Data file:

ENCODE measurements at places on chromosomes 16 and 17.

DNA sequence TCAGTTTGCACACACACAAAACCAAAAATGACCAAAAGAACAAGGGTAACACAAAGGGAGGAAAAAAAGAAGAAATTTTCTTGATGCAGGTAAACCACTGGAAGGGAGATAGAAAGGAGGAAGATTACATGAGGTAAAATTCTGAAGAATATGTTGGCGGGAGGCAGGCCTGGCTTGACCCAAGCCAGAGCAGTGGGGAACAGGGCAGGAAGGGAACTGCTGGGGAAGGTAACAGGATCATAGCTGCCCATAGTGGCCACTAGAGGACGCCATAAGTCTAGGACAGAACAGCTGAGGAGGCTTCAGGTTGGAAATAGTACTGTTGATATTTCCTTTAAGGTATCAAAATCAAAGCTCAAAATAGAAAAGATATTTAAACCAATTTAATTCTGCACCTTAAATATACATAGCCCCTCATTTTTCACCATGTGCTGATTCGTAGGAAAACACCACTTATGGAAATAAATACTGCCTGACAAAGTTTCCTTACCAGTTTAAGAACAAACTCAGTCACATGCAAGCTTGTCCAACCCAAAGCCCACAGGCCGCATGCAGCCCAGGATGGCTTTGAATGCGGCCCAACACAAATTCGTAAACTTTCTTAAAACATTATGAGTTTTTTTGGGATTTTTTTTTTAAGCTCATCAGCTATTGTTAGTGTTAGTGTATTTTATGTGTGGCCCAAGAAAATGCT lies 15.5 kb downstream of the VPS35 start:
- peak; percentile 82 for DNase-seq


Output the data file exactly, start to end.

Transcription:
ENCODE measurements at places on chromosomes 16 and 17.

DNA sequence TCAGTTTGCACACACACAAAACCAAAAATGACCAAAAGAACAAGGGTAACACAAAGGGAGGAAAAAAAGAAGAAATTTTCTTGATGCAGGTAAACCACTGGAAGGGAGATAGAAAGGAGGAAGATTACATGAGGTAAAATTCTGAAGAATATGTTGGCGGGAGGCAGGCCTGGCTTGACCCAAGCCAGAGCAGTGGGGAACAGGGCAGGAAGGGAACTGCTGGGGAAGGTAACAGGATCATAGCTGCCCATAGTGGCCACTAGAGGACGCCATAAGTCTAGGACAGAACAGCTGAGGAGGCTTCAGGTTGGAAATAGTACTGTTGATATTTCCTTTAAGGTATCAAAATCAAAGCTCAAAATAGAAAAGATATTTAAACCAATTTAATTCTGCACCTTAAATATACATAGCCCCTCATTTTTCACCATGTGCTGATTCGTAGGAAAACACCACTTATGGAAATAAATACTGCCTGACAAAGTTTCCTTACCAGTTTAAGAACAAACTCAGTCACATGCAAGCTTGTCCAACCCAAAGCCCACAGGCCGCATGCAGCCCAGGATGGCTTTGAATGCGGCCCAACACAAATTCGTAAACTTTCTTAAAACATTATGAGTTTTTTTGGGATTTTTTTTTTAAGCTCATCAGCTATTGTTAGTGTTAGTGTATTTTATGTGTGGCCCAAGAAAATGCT lies 15.5 kb downstream of the VPS35 start:
- peak; percentile 82 for DNase-seq